Hoel noted, “Music critic Tim Page thinks all this energy haggling over pitch might be put to a better use, such as including more 20th-century music in the standard concert repertoire.”

[Because of the program’s format, I didn’t get a chance to reply. Bryn-Julson apparently doesn’t know that when ”Ah, perfido!” was composed, in 1796, the tuning pitch was 422-424 cycles per second. LaRouche’s bill specifies that tuning pitches varying from 432 by more than 0.5 hertz are illegal. Were the Italian Senate to enact the bill, in accordance with one of its provisions, she would be fined as much as $730 for using a tuning pitch as low as 424. 432 is too high for most music written prior to 1810 and too low for nearly everything later. (See Issue 3, pp. 39-52.) What Page fails to realize is that, on account of his pitch bill, LaRouche is being taken seriously: The Newark Star-Ledger, The New Yorker and the New York Post all more or less supported it on the grounds that since Pavarotti et al. wanted it, it had to be good. For the same reason, the European press has been very favorable to LaRouche. What could make him more credible than having his bill debated in the Italian Senate? On the subject of modern music, should LaRouche come to power he would prohibit the performance of music by Wagner and anyone since.—SZ]

Opera Fanatic’s coverage of the LaRouche-celebrity-singer connection occasioned three articles in the New York Post, one by Sharon Churcher (“Stars Favor One LaRouche Pitch”) and two by Clare McHugh (“LaRouche Backers Hit Sour Note” and “Lyndon’s Latest Pitch”). McHugh reported complaints by non-celebrity signatories of LaRouche’s pitch petition that they were being bombarded by the LaRouchites with propaganda and were being hit up for donations.     


 Samples from Opera Fanatic

One of Domingo’s Mistresses     

Richard Johnson wrote in Page Six of the New York Post:

The current issue of Opera Fanatic magazine says Giovanna Montgomery has been Domingo’s mistress.

“Her emanations make her sexually magnetic,” says the caption on a photograph of the attractive brunette. “When she enters a room, men suck in their tummies.”

The magazine’s editor, Stefan Zucker, revealed the alleged romance in his review of Domingo’s autobiography, Plácido Domingo, My First Forty Years (Knopf), which is dedicated to the tenor’s wife, Marta.

The book, according to Zucker, does deal with extracurricular sex in that it “recalls some youthful visits to Mexican whorehouses.” But there is no mention at all of Giovanna Montgomery, “who’s been having an affair with Domingo off and on since they met in Verona in ’69.”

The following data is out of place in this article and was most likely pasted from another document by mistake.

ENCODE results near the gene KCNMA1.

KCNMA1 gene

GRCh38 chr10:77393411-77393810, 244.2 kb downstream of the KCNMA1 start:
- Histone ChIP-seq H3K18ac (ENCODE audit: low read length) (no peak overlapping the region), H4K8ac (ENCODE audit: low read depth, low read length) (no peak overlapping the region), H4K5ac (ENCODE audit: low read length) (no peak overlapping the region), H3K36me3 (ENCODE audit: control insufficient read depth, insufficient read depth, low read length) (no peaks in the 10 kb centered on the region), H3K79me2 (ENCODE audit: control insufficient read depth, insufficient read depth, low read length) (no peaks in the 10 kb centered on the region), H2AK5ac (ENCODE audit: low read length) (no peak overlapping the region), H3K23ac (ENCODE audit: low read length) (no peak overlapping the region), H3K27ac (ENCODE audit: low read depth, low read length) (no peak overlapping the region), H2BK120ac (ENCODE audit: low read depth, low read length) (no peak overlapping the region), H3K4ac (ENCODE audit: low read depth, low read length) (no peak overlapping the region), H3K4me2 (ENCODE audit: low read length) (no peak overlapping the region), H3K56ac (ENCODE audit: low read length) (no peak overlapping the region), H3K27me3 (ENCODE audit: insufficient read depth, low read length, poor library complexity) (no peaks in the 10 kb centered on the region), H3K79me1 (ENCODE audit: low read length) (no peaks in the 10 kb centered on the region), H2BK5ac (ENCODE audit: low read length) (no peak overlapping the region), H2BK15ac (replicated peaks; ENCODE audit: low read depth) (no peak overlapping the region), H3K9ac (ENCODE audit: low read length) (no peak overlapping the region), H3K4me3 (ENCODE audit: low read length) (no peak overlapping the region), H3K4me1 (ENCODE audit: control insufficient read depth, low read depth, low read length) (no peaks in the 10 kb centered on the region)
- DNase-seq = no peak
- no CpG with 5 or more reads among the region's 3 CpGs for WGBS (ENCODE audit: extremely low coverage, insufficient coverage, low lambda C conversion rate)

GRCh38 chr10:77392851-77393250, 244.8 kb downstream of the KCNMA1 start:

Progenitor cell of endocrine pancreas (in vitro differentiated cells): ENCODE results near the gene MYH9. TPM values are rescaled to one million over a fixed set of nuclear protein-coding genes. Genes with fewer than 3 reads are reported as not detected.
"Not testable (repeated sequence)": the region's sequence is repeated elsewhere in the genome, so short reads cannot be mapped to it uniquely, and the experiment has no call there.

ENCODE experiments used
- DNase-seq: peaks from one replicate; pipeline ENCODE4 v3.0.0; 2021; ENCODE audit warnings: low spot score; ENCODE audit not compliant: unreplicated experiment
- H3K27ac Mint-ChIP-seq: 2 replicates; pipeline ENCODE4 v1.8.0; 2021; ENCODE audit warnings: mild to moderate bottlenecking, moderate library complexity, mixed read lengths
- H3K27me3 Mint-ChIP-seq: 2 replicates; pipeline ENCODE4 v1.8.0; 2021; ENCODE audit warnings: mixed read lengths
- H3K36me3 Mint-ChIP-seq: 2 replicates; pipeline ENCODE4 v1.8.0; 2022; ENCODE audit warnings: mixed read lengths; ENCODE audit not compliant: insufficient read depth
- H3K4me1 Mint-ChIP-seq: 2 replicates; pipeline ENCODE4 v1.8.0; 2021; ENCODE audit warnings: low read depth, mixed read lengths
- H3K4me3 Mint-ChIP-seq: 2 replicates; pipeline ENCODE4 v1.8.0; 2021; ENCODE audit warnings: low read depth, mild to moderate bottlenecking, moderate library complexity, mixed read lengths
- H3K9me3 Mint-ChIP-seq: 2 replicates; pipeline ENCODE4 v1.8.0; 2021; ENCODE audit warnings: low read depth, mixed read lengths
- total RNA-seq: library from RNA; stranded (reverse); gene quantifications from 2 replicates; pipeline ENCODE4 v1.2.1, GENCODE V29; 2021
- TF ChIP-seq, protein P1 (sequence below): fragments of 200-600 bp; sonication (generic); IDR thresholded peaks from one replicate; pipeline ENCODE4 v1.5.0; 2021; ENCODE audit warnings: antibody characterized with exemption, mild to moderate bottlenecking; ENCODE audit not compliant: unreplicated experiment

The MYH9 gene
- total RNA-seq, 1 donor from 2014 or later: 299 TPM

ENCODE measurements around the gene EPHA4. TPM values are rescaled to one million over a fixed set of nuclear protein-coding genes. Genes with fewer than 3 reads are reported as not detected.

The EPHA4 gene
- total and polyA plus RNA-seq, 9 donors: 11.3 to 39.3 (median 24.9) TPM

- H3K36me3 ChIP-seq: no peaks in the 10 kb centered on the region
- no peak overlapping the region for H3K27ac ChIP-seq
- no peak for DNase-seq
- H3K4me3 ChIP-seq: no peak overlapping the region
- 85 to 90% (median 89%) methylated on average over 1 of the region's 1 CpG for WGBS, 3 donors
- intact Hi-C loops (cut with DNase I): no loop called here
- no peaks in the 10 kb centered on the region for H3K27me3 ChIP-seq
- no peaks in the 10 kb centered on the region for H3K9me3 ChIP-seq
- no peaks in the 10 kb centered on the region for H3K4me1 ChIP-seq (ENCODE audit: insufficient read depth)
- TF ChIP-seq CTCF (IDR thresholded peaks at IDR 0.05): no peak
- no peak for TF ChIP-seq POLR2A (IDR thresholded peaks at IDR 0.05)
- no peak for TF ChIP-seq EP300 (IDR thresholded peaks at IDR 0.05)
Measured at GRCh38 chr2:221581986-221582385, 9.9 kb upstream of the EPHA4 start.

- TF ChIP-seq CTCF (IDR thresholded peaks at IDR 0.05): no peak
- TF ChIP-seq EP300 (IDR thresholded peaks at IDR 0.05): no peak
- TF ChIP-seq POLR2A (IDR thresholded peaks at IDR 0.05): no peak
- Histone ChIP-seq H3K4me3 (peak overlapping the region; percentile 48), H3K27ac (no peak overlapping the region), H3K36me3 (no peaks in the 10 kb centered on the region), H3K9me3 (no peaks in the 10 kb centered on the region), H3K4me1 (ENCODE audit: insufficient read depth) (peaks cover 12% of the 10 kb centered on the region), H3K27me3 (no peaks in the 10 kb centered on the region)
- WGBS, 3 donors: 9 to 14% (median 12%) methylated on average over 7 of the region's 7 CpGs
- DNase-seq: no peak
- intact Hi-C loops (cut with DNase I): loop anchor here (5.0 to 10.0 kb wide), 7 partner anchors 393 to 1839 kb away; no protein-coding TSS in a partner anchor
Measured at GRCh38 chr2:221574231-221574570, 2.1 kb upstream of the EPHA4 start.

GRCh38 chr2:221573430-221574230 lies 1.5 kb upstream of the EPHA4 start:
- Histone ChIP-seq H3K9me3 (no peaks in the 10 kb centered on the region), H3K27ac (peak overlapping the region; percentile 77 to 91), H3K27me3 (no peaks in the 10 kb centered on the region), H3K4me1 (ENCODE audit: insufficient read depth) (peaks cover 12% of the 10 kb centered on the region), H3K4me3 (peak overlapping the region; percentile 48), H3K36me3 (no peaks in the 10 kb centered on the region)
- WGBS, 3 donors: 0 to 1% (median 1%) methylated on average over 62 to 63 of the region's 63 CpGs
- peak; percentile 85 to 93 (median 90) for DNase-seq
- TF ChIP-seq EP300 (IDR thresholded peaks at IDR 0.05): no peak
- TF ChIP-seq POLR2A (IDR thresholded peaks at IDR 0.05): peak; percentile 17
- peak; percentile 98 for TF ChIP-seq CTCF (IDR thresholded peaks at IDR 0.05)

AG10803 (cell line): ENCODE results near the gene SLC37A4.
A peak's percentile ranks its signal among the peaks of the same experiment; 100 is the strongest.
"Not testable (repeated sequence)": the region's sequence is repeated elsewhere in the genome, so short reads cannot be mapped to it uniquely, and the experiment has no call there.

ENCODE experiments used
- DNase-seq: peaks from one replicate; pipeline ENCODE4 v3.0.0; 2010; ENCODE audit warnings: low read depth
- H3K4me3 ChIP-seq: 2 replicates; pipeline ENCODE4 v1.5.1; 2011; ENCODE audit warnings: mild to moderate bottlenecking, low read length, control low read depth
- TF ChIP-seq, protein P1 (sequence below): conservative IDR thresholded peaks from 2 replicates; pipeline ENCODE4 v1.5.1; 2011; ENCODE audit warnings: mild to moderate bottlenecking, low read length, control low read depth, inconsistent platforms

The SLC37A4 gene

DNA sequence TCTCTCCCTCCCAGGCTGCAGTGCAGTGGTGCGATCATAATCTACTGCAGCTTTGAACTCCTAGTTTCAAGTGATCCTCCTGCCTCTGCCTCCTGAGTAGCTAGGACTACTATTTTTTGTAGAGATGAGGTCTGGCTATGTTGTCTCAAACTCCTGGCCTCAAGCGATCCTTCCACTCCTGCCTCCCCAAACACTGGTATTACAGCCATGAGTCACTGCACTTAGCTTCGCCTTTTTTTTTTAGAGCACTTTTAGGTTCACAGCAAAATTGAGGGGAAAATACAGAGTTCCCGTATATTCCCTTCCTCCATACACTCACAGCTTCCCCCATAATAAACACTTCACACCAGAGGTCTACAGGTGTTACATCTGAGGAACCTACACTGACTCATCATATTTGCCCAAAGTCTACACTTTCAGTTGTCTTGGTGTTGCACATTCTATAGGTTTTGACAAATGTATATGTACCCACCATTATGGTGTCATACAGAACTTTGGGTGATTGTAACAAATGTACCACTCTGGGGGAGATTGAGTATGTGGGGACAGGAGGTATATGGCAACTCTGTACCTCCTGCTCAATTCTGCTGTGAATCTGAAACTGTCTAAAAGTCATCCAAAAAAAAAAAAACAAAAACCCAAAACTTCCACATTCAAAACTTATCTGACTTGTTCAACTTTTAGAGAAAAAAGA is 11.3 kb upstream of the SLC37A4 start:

When reached in Rome by PAGE SIX’s Pat Wadsley, Giovanna denied any relationship with Domingo. “It’s ridiculous. Who’s seen me with him?” she screamed. “Where have they seen me? It’s a bunch of lies.”

Giovanna’s ex-husband Patrick Montgomery, who was divorced from her 10 years ago, conceded that she had known Domingo for a long time and said the three of them have had dinner together: “But they weren’t having an affair during our marriage.”

Nevertheless, some opera buffs say the romance is for real. “Plácido was probably the first man in Giovanna’s life,” said Nancy Davis, a former concert violinist and confidant of Giovanna’s. “He went after her when she was 17 years old. Giovanna has always been obsessed with musicians and singers.”

And Bob Connolly, a photographer who’s documented the opera scene over the years, said: “I’ve seen Giovanna and Plácido together on countless occasions. Once they had a wild argument in front of me. And always, there is passion in his eyes.”

Domingo’s spokeswoman Mildred Grant was shocked: ”Of course women try to approach him. We laugh about it all the time. But his wife is always by his side. I’ve been with him four years, and in all this time I’ve never heard this woman’s name.”

But Zucker, who once interviewed Giovanna on WKCR radio, seems to know a lot about the woman. He tells how Luciano Pavarotti, the other great tenor of this era, tried to make music with her. “She wouldn’t come across for Pavarotti,” said Zucker, “even after he cooked spaghetti for her.” (“Things Aren’t Placid for Domingo”)

The Domingo-Montgomery story was also picked up by WNET-TV, the London newspaper Today and the Italian newsweekly Panorama.   

 Samples from Opera Fanatic